How to Stay Motivated to Photograph Nature after Months in the … – Digital Photography School

A Post By: Valerie Jardin

I am a photographer. I love the outdoors and I live in the state of Minnesota. Even if you love snow and extreme temperatures, I can assure you that, by the end of January, you will be starved for some color in nature and less bulky clothing. Living in a ‘black and white’ landscape for several months every year makes you appreciate little things. As a photographer and nature lover you develop an eye for details. Here are a few tips to help you survive a long, cold and snowy winter while photographing nature.

First and foremost, be ready for extreme temperatures and wind chills before heading out into the woods. Hand and feet warmers and layers of clothing are common sense. Thin gloves under your heavy mittens so that you don’t get frostbites when you need to make camera adjustments are a good idea. Having a large plastic bag handy to seal your camera or your entire gear bag in before going back to room temperature will prevent heavy condensation on your precious equipment.

In the middle of winter, there will be a time when you find yourself in a creative rut, when you are going to get tired of photographing ‘Winter Wonderland’ however pretty it may look. You are starting to dream about grass, dirt, spring flowers and the return of the migratory birds. I usually reach that state of mind around mid January. So what do I do? I get out there with my camera and my snowshoes and I shoot.

What do I look for when out on a nature walk in January? I pay attention to details, patterns, the slightest bit of color, animal tracks, wildlife. Why not experiment with some black and white photography or use a creative effect lens such as the Lensbaby Composer? Here are a few examples of images I shot on some of the most dreary and cold days this winter, most of them within walking distance from my house:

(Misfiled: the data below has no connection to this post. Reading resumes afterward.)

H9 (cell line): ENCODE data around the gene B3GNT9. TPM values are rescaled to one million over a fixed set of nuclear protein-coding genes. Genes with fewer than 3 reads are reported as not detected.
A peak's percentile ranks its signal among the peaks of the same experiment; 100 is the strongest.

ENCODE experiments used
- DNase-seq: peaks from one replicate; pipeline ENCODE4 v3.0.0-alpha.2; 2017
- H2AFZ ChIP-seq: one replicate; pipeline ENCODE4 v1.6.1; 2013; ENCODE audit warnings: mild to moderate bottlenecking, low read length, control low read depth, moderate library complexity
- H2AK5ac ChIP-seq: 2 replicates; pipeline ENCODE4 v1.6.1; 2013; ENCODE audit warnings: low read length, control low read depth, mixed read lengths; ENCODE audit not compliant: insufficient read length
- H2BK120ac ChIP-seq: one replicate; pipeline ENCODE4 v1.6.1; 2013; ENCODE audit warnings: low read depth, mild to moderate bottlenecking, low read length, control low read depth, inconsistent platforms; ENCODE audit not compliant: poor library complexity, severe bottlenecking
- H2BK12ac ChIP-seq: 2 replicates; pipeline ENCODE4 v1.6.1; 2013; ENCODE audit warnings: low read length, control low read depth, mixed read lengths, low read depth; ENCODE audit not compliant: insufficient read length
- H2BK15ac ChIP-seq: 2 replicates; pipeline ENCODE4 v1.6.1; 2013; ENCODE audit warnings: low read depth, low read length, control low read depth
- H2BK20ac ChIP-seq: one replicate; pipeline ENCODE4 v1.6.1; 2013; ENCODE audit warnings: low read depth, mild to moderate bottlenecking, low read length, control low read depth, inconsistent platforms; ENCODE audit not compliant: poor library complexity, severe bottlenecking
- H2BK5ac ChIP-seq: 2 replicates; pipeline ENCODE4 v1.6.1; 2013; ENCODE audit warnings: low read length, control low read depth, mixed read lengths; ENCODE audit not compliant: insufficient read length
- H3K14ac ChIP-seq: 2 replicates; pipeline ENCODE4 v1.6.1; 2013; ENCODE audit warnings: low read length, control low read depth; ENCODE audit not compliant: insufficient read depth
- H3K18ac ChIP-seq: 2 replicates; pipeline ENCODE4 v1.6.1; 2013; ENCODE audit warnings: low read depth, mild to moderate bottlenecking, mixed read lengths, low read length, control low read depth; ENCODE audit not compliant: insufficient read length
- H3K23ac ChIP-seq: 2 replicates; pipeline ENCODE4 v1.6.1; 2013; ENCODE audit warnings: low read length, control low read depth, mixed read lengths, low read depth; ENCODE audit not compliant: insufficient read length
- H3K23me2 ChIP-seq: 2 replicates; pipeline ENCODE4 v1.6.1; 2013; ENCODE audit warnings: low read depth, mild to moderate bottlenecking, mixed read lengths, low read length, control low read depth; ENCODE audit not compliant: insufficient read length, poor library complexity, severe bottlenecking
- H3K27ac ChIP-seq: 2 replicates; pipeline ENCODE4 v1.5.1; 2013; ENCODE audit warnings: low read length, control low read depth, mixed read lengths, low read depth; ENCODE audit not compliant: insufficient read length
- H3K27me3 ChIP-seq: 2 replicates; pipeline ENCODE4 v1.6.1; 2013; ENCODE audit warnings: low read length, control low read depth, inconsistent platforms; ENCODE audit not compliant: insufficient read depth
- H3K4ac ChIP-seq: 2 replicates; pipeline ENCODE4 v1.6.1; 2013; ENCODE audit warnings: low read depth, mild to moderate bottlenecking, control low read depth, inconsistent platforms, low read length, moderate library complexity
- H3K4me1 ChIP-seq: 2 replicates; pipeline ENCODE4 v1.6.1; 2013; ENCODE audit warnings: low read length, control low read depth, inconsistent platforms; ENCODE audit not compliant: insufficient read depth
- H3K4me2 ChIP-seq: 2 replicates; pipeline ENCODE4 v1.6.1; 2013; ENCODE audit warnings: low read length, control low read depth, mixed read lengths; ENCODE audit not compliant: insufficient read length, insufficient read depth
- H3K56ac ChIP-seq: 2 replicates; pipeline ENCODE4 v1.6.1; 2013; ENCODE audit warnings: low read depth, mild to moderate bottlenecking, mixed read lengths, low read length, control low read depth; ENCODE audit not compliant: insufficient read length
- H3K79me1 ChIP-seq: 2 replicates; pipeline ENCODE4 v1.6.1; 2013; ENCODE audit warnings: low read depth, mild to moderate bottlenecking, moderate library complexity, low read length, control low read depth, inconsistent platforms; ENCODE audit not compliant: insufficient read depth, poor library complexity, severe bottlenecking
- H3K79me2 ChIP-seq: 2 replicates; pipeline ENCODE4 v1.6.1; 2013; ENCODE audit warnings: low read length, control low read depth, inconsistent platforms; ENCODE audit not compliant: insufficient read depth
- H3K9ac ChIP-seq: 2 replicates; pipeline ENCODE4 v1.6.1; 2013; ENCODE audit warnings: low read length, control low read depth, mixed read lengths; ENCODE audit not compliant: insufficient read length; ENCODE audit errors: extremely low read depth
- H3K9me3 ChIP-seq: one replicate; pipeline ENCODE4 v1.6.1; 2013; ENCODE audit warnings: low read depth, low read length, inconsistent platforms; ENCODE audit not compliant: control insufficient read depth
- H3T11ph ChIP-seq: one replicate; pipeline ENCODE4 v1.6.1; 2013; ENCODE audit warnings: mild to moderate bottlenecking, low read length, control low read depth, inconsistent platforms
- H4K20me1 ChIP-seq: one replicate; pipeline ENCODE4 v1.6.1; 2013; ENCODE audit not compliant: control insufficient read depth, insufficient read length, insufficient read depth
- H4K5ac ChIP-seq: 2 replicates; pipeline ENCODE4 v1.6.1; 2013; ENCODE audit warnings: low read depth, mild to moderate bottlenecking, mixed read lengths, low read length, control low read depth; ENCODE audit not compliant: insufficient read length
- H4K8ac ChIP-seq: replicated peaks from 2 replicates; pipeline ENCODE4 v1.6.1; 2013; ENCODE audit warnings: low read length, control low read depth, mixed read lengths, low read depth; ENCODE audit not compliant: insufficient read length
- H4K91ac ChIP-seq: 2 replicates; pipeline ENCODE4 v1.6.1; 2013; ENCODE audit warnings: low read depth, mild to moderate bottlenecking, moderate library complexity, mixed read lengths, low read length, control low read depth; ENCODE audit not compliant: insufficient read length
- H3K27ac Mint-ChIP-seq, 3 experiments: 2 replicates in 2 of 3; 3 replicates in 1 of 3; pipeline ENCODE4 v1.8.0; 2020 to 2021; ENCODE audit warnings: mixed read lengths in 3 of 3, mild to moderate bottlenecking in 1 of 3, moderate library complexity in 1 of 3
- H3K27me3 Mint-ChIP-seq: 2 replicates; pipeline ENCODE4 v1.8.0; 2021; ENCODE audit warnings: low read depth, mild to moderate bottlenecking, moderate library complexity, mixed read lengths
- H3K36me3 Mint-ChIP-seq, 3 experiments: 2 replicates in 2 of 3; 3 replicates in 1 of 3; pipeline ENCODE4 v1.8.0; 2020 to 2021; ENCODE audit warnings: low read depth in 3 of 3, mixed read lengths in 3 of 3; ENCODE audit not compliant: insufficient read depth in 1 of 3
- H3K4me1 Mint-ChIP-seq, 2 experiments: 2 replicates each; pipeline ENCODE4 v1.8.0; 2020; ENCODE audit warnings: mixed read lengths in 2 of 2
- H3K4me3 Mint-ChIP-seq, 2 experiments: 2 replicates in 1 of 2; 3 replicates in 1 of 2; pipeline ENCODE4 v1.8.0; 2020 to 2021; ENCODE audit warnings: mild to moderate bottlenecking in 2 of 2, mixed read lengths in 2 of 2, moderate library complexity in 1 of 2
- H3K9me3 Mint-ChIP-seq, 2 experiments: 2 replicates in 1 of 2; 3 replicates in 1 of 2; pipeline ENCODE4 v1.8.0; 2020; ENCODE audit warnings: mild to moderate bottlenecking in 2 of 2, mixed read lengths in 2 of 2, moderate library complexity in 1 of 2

The color of the blue spruce really stands out in the snow.

Look for interesting shapes, here the shadow and drift look like a giant spoon

Patterns in the snow

Snow covered fox tracks

Use a shallow depth of field to isolate a detail

Deer always look so beautiful in the snow. They are almost impossible to spot in the woods any other time of the year.

Experiment with black and white

Need a little creative boost? A special effect lens such as the Lensbaby Composer can be a really fun tool to look at nature differently

I hope you enjoyed this article. If you are located in a cold state or country, spring is coming… Happy winter shooting!

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